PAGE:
WHAT, might you ask, is a city urbanist?

Well, straight from the horse's mouth, it's - or, more rightly, he's - the council's newest employee and he, Professor Brian Evans, is going to guide Glasgow from being a post-industrial city through its current incarnation as a proto-knowledge city and into the future.

What, might you ask, is a proto-knowledge city? Good question, I haven't a clue. Google takes me little further. I ring the Glasgow City Council press office to ask and it turns out it's a fairly literal description.

We are, basically, in the early stages of being a city where there's a lot of educated, skilled people.

Think of the city, I'm told, like a horse shoe shape.

Starting at the Queen Elizabeth University Hospital and move round to Glasgow University then round to the Glasgow School of Art, the Royal Conservatoire of Scotland, along to Glasgow Caledonian University, down to Strathclyde University and finish in the banking district with companies that use information.

A lot of knowledge, a lot of skills.

Professor Evans, who has worked on highly successful projects in Moscow and China, is an expert in 'placemaking'.

When the elements of your job need quote marks around them, you know you've got some explaining to do.

Placemaking, then, is the bringing together of design and planning to create public spaces that improve the community's wellbeing and health.

We have 120,000 students in the city, some who will graduate and move away and many who will stay here, meaning we have a highly skilled population.

This is one of the reasons Barclays bank named Glasgow one of seven global data hubs - because we have the IT skills here.

Data use will become key to Glasgow's economy.

But if the city wants to be truly attractive as a place for outside investment it needs to take a look at how it can improve itself in a clear-sighted and innovative way.

The Barclays development promises to create up to 2500 jobs, strengthening the financial services sector, and investment like this means the city has to be liveable.

Glasgow is a proud city, boastful of its arts and culture scene, its history and its people.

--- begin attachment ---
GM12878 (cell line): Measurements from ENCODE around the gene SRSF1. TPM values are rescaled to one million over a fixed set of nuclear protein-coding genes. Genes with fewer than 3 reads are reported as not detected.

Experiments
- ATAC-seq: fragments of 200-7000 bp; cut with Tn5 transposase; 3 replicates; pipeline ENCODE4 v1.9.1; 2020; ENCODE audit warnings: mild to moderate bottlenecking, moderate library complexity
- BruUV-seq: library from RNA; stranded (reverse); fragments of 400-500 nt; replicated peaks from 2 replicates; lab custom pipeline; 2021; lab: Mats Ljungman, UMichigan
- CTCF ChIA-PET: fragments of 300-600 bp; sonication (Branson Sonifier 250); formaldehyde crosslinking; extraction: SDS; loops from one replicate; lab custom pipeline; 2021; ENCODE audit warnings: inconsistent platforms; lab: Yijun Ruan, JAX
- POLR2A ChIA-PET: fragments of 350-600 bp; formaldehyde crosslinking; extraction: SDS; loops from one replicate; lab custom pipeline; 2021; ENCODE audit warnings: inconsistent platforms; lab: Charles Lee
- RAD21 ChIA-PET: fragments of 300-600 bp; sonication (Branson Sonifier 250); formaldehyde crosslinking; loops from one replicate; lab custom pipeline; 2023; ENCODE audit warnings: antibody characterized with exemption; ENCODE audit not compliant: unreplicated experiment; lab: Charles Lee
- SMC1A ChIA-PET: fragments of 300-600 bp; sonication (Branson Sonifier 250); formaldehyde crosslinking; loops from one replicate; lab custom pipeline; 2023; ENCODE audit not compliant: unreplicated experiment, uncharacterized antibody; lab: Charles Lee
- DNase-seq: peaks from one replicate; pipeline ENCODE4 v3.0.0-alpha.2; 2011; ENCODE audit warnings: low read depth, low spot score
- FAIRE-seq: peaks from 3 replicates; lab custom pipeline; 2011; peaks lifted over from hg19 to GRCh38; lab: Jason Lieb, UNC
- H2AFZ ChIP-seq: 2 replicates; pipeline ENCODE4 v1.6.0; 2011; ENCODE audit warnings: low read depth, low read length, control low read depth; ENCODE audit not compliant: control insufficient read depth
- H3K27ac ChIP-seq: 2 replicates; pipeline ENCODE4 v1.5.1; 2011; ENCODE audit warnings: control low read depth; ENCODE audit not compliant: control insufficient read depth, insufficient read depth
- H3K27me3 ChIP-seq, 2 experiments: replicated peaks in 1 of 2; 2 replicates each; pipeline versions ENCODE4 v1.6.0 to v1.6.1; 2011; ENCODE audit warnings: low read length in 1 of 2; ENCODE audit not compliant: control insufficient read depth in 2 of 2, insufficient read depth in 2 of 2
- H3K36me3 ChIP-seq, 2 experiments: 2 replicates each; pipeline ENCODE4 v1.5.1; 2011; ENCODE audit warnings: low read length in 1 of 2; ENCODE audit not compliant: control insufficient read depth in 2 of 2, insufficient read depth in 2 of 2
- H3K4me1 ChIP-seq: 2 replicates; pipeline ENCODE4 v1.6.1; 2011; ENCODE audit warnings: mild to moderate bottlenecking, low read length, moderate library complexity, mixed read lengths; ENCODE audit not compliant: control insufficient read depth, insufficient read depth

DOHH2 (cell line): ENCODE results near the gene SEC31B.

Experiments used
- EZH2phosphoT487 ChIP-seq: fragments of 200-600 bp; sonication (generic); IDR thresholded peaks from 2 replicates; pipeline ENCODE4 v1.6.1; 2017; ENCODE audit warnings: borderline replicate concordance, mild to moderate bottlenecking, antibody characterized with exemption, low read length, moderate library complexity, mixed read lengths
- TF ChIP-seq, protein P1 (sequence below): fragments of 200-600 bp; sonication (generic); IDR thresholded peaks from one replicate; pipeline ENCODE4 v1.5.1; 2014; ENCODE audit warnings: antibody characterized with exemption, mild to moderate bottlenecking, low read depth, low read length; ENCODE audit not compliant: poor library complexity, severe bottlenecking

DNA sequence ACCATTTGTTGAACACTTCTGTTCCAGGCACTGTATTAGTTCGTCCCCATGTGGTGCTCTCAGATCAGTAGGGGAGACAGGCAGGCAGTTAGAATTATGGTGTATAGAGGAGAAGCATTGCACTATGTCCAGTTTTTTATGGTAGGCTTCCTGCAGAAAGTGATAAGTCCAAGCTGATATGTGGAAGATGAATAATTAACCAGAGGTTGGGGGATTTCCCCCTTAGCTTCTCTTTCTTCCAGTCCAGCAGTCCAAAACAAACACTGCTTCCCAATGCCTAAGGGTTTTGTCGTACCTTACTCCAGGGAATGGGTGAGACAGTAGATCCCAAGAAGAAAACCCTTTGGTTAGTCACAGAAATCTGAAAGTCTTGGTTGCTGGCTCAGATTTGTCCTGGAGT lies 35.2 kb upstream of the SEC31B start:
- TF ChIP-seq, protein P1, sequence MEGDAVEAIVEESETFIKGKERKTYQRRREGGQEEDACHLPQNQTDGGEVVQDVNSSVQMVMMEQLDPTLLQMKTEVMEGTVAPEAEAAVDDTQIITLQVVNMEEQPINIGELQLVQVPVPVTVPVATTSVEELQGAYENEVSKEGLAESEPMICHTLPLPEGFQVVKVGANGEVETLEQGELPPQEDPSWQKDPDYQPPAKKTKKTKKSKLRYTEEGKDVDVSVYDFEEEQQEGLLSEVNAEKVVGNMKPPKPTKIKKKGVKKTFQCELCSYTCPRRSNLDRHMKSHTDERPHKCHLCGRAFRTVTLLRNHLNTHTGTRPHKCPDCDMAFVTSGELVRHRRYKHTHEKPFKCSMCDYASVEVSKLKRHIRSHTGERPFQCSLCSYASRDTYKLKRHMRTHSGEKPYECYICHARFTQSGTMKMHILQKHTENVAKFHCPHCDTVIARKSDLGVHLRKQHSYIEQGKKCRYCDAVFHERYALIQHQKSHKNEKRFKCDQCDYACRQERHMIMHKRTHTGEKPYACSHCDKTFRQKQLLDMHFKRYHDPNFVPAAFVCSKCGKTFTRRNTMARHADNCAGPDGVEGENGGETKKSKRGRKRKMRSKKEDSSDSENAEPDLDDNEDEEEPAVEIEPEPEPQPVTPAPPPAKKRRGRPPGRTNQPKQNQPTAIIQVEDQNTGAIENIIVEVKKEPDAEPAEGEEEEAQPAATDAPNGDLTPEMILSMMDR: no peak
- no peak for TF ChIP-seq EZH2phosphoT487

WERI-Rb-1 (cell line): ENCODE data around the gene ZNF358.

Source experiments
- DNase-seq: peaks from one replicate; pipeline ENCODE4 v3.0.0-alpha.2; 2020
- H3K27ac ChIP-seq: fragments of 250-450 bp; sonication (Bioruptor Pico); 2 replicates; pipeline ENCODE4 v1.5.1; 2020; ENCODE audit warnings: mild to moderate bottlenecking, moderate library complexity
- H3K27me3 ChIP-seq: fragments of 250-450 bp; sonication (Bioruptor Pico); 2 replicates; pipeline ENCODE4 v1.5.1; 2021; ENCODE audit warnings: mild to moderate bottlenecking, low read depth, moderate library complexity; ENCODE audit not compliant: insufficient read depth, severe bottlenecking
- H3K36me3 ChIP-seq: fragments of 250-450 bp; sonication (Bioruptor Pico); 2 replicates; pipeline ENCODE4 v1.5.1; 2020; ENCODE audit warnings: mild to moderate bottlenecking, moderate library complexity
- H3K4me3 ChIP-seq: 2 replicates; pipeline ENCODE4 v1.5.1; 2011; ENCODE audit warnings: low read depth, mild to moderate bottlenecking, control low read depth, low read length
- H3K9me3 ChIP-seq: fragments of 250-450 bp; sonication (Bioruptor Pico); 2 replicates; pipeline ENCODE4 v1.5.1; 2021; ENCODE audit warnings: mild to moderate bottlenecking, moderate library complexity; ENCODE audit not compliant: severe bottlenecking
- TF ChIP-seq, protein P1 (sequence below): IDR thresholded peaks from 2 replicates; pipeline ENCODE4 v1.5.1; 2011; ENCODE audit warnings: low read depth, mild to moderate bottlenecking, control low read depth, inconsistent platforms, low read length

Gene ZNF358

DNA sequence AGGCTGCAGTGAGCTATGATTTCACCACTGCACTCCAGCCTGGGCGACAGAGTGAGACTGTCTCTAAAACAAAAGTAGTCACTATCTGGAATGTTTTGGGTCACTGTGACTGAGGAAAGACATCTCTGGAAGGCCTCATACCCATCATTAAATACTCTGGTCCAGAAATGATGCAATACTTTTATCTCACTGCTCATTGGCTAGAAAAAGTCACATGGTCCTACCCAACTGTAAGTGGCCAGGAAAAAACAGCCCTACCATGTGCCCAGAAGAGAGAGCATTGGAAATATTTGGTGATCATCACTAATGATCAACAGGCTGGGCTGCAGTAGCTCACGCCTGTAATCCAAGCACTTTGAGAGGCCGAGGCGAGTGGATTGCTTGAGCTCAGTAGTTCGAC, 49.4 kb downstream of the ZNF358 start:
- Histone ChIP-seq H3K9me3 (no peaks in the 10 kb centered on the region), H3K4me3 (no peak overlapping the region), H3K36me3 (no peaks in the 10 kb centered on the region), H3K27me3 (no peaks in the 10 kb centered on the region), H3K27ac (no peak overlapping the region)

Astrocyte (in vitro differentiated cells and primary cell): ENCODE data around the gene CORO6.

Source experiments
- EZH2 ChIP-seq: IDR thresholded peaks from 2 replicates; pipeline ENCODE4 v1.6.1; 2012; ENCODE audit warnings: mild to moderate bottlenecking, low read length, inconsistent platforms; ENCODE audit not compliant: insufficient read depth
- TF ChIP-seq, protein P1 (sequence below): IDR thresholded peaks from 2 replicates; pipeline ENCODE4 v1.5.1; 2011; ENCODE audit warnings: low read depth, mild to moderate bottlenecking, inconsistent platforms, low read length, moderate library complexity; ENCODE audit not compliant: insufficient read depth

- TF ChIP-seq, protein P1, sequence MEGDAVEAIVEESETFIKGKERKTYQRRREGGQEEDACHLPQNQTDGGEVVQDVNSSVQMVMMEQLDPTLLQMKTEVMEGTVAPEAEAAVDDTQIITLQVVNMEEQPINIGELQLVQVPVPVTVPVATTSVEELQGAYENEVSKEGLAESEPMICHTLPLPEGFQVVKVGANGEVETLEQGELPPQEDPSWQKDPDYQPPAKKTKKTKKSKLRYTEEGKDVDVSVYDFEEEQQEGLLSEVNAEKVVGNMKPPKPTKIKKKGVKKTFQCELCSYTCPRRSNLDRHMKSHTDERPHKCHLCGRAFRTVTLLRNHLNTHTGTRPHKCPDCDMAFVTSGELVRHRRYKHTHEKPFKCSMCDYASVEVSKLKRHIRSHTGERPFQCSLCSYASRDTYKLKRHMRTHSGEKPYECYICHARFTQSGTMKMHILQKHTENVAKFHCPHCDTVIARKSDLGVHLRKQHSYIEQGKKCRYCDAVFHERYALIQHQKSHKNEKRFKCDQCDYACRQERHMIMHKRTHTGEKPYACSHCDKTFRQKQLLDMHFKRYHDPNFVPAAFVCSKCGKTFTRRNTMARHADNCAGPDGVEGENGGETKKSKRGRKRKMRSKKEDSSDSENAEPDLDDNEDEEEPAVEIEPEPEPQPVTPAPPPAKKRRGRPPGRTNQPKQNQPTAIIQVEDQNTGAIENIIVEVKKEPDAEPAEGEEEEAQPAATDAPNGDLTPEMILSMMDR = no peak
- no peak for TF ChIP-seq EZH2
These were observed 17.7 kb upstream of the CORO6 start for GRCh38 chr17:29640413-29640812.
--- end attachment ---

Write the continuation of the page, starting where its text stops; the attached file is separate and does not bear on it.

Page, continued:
But does the rest of the world see Glasgow as we see it?

We rarely rank towards the top of the 'most liveable cities' lists, where Melbourne in Australia does well every year and where there's usually a glut of Canadian cities in the top 10.

Employing a strategic advisor to take an overview of how Glasgow functions, how it is designed and how its residents live, is a progressive step by Glasgow City Council.

Professor Evans led the highly-praised team that transformed Grainger Town in Newcastle.

From reading about the project - taking a run down area in economic decline where shops sat empty and beautiful listed buildings were at risk - it sounds a lot like Glasgow city centre.

And the problems in the city centre are as familiar and reliable at the Duke of Wellington's traffic cone: there are empty retail spaces galore, it is congested with traffic, it is hostile to cyclists, lacking green spaces and George Square is under-used.

These sound like the sorts of things city planners should already be highly alert to and I'm sure they are.

We know exactly where we go wrong in the city, goodness knows we all complain enough about the major lack of a joined up transport system; the lack of clean, green streets; the derelict buildings.

With Professor Evans taking an overview of how the city moves round, housing and our environment, this could be an exciting step for the city.

For your average person on the street, there seems to be a fair bit of jargon involved.

But how the city functions, obviously, affects everyone so it's important we all take an interest. And once we cut to the chase, this could be very interesting indeed.